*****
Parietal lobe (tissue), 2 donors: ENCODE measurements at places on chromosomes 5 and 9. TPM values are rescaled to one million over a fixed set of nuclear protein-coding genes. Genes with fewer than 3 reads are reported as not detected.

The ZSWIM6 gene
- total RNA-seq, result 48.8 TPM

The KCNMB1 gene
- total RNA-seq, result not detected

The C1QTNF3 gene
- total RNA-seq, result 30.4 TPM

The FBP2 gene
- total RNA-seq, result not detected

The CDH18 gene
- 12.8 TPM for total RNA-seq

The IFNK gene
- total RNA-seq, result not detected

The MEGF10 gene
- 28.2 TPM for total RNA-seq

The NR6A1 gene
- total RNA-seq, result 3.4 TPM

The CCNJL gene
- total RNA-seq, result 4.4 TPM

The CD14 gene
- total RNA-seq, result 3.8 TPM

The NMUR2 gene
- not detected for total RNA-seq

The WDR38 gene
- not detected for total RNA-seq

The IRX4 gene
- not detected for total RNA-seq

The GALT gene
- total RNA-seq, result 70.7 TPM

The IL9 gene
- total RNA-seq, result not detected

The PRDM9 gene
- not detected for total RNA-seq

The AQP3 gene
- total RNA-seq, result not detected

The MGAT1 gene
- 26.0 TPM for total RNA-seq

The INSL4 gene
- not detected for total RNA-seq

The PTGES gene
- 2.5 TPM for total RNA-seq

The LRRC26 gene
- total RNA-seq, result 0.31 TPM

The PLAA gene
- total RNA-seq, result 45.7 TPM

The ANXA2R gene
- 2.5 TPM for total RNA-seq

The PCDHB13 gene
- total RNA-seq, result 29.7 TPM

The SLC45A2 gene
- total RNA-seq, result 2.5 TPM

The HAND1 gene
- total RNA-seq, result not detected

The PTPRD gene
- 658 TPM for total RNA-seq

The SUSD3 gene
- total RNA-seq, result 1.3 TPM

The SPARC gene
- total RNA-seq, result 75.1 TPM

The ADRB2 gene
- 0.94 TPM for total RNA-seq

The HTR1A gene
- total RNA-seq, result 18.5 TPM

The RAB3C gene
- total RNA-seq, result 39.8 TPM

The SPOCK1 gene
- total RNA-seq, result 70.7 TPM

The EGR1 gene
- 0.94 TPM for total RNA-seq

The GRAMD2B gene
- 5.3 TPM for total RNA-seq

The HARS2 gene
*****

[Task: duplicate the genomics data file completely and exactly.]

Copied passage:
Parietal lobe (tissue), 2 donors: ENCODE measurements at places on chromosomes 5 and 9. TPM values are rescaled to one million over a fixed set of nuclear protein-coding genes. Genes with fewer than 3 reads are reported as not detected.

The ZSWIM6 gene
- total RNA-seq, result 48.8 TPM

The KCNMB1 gene
- total RNA-seq, result not detected

The C1QTNF3 gene
- total RNA-seq, result 30.4 TPM

The FBP2 gene
- total RNA-seq, result not detected

The CDH18 gene
- 12.8 TPM for total RNA-seq

The IFNK gene
- total RNA-seq, result not detected

The MEGF10 gene
- 28.2 TPM for total RNA-seq

The NR6A1 gene
- total RNA-seq, result 3.4 TPM

The CCNJL gene
- total RNA-seq, result 4.4 TPM

The CD14 gene
- total RNA-seq, result 3.8 TPM

The NMUR2 gene
- not detected for total RNA-seq

The WDR38 gene
- not detected for total RNA-seq

The IRX4 gene
- not detected for total RNA-seq

The GALT gene
- total RNA-seq, result 70.7 TPM

The IL9 gene
- total RNA-seq, result not detected

The PRDM9 gene
- not detected for total RNA-seq

The AQP3 gene
- total RNA-seq, result not detected

The MGAT1 gene
- 26.0 TPM for total RNA-seq

The INSL4 gene
- not detected for total RNA-seq

The PTGES gene
- 2.5 TPM for total RNA-seq

The LRRC26 gene
- total RNA-seq, result 0.31 TPM

The PLAA gene
- total RNA-seq, result 45.7 TPM

The ANXA2R gene
- 2.5 TPM for total RNA-seq

The PCDHB13 gene
- total RNA-seq, result 29.7 TPM

The SLC45A2 gene
- total RNA-seq, result 2.5 TPM

The HAND1 gene
- total RNA-seq, result not detected

The PTPRD gene
- 658 TPM for total RNA-seq

The SUSD3 gene
- total RNA-seq, result 1.3 TPM

The SPARC gene
- total RNA-seq, result 75.1 TPM

The ADRB2 gene
- 0.94 TPM for total RNA-seq

The HTR1A gene
- total RNA-seq, result 18.5 TPM

The RAB3C gene
- total RNA-seq, result 39.8 TPM

The SPOCK1 gene
- total RNA-seq, result 70.7 TPM

The EGR1 gene
- 0.94 TPM for total RNA-seq

The GRAMD2B gene
- 5.3 TPM for total RNA-seq

The HARS2 gene